The Communication Workers Union (CWU) has today called on its members working for BT to ballot for industrial action negotiations on pay concluded in failure.
The CWU had given BT until this morning (June 4) to return to the negotiation table to discuss increasing its initial offer of a two per cent annual pay rise for its non management staff.
But BT, who recently reported annual profits of more than £1 billion and handed out “substantial” bonusses, including £1.2 million to chief executive Ian Livingston, refused to negotiate.
The CWU said it helped BT make more than £1.75 billion in savings last year, which coincided with 30,000 redundancies and a non managemnet pay freeze across the business.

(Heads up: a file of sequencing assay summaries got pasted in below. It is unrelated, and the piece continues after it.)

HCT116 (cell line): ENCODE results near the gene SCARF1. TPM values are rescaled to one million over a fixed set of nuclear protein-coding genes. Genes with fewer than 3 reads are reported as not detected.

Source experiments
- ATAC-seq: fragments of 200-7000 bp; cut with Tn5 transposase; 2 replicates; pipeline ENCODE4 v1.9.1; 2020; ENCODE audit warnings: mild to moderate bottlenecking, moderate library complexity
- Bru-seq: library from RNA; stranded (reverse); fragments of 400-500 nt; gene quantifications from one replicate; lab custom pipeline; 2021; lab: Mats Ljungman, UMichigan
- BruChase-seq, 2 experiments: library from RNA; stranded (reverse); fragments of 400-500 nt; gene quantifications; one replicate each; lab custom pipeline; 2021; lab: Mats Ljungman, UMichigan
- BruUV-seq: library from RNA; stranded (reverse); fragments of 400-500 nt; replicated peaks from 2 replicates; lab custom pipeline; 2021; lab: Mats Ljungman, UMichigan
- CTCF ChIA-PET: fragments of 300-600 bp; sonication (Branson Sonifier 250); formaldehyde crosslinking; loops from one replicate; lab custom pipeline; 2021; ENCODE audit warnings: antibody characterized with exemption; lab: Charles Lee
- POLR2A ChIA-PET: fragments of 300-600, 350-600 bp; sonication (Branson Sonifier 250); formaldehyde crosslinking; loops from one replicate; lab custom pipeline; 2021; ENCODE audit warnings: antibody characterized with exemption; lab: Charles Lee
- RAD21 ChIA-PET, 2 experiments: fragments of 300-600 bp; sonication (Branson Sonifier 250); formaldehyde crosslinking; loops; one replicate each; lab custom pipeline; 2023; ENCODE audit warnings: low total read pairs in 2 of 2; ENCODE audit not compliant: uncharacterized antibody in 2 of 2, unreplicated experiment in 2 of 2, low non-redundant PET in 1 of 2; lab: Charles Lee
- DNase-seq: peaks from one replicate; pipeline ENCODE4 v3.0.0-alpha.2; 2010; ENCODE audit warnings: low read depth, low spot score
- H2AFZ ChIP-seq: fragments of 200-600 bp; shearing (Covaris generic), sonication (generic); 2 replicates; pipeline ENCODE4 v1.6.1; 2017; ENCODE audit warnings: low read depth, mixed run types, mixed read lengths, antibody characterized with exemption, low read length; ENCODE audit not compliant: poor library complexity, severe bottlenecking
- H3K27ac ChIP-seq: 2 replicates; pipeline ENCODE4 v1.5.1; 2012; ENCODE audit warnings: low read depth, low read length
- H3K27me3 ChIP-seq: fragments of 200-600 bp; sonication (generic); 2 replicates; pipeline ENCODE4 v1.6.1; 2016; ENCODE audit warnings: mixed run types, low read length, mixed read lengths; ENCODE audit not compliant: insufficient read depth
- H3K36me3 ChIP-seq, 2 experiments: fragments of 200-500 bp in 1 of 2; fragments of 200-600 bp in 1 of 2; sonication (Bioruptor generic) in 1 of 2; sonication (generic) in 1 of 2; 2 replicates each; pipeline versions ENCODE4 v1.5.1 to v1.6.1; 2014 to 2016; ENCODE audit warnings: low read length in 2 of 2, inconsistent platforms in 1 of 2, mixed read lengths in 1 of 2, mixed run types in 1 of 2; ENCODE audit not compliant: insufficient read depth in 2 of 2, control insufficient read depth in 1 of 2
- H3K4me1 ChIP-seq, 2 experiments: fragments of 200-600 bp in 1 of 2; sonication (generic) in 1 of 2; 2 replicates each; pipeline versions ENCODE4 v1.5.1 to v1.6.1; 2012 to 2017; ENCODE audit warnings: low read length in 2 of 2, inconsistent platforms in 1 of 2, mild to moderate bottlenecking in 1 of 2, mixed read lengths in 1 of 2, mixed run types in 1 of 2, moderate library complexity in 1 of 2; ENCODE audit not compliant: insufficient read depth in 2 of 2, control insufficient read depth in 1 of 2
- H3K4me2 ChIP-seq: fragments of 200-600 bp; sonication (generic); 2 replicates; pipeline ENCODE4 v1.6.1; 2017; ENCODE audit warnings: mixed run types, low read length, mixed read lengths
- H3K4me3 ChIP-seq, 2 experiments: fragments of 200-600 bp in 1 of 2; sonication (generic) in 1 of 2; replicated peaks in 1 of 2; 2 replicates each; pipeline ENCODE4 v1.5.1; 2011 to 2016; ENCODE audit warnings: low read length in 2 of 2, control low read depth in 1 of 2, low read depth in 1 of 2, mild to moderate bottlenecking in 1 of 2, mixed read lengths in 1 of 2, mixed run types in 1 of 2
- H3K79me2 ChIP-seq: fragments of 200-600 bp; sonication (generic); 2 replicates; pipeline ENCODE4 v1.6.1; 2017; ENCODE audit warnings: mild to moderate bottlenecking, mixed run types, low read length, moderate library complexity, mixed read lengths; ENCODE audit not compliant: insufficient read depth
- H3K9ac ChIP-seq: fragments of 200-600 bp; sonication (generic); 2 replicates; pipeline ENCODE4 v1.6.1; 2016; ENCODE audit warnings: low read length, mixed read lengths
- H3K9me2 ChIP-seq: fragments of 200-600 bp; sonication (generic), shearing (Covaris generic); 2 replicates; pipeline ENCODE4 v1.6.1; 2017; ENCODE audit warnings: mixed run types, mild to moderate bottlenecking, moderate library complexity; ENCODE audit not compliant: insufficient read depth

All 55,000 BT CWU members will now be given the opportunity to vote for or against on industrial action which could result in the first strike at BT since 1987.
CWU deputy general secretary Andy Kerr said: “We’re obviously very disappointed that BT has not improved its pay offer of two per cent despite their healthy profits this year.
“We now have no option than to put the wheels in motion to ballot all appropriate members in BT for strike action, which would be the first action of its kind in over 20 years.”
A BT spokespeson said: “We are disappointed by the CWU’s decision to call a ballot but our door remains open. It is in no-one’s interest for industrial action to take place and we wrote to the union last week to say we remain willing to meet with them.
“Our final offer is fair, realistic and more generous than those they have accepted elsewhere. This offer could see their lowest paid members receive up to 5.4 per cent in pay and bonuses with some thousands of staff also enjoying a second pay rise in October.”